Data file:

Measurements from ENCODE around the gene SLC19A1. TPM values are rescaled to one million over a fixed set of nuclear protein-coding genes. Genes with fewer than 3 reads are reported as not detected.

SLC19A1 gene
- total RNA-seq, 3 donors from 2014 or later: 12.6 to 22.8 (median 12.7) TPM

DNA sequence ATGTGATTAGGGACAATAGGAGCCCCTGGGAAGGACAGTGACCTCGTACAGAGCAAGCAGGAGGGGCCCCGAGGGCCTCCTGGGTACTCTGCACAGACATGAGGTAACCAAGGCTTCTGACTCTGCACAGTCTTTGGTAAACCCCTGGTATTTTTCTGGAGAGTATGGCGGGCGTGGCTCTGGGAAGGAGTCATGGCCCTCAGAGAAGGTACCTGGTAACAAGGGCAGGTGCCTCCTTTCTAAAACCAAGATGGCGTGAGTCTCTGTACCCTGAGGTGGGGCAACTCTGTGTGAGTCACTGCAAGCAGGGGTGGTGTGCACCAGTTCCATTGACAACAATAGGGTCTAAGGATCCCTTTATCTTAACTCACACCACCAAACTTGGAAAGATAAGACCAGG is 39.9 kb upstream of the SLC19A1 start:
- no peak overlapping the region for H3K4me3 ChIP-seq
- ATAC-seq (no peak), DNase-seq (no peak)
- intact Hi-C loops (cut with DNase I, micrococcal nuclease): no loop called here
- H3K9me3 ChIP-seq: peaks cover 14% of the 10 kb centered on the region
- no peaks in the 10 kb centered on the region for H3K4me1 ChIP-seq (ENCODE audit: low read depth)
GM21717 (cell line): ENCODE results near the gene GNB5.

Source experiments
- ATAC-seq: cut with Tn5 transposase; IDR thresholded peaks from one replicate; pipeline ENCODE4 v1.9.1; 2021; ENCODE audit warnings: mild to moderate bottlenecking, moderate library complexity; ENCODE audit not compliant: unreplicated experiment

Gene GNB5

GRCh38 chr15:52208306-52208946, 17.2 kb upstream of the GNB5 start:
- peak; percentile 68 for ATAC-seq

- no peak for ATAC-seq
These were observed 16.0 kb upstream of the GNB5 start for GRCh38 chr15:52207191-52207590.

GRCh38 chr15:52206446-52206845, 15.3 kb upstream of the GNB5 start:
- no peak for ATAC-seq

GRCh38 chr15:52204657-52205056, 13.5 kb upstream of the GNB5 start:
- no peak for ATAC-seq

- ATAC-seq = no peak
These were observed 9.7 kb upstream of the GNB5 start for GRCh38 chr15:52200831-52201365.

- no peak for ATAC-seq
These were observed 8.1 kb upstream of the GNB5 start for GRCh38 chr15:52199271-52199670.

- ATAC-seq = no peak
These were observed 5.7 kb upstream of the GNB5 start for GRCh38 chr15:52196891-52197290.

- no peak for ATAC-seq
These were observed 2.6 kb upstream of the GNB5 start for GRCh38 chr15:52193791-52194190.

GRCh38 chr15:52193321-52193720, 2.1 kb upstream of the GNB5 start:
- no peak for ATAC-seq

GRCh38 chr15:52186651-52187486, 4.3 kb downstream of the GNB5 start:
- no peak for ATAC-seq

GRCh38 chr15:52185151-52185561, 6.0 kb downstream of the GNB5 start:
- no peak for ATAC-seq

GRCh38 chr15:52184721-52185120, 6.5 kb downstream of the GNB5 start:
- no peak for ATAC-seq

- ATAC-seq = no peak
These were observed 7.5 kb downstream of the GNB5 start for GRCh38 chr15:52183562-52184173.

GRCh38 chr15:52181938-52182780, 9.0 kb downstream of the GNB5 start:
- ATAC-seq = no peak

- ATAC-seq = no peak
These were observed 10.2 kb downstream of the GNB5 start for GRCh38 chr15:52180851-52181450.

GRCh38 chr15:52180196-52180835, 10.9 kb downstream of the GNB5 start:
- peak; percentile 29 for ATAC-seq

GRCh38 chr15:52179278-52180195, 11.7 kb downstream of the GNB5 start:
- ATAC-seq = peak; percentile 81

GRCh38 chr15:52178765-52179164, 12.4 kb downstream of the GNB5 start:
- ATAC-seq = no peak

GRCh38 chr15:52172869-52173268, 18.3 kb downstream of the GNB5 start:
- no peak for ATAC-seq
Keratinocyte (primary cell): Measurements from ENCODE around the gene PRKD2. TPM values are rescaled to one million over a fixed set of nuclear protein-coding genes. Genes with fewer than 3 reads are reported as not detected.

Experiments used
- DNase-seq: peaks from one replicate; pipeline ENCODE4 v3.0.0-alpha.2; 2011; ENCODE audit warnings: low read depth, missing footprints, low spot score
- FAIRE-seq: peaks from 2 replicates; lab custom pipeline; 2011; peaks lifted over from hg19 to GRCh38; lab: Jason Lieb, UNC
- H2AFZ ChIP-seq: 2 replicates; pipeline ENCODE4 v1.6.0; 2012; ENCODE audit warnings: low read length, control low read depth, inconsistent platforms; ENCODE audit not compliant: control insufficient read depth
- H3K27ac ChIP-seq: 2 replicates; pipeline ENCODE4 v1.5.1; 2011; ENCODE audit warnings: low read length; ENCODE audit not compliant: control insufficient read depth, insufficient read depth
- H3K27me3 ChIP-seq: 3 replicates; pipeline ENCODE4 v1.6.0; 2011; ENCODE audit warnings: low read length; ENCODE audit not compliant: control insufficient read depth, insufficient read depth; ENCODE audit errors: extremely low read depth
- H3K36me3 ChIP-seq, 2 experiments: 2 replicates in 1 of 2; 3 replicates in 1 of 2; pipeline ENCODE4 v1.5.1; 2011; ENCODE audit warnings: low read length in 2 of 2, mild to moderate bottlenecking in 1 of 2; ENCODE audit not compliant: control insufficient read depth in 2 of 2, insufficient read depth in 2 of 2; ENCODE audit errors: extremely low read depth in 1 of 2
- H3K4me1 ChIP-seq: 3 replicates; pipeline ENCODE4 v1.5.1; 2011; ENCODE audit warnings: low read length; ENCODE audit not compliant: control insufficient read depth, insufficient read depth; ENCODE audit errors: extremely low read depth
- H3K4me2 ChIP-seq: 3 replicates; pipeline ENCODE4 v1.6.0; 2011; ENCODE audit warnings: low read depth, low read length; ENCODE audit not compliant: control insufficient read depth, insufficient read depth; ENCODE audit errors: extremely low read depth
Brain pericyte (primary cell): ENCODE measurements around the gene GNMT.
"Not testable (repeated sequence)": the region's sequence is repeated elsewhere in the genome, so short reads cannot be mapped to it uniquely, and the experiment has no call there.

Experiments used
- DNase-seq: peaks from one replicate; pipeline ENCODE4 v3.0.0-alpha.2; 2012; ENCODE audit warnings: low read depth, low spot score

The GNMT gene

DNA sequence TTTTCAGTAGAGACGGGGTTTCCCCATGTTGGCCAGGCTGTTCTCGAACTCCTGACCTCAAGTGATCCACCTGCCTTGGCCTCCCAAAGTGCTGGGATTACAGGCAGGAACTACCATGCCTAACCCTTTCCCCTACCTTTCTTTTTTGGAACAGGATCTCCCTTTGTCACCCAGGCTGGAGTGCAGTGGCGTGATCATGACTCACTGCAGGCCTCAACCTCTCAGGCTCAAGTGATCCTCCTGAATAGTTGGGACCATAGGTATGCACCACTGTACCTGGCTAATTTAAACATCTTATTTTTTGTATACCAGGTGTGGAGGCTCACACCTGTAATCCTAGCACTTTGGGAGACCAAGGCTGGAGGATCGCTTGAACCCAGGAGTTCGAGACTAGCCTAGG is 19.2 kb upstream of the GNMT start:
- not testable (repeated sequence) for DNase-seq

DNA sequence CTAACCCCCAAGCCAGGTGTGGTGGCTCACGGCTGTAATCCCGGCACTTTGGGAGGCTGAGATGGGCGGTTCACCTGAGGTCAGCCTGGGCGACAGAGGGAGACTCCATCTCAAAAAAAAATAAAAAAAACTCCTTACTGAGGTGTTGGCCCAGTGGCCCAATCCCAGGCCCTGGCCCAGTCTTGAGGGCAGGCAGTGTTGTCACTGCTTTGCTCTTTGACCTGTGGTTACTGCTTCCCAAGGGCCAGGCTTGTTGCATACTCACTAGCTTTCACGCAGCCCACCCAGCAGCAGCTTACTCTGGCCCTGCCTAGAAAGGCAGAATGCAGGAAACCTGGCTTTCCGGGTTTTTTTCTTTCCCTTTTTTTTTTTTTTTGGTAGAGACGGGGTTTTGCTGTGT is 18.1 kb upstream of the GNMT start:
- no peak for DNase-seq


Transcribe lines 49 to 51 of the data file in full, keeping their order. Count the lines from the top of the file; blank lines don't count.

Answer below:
- ATAC-seq = no peak

GRCh38 chr15:52172869-52173268, 18.3 kb downstream of the GNB5 start:
- no peak for ATAC-seq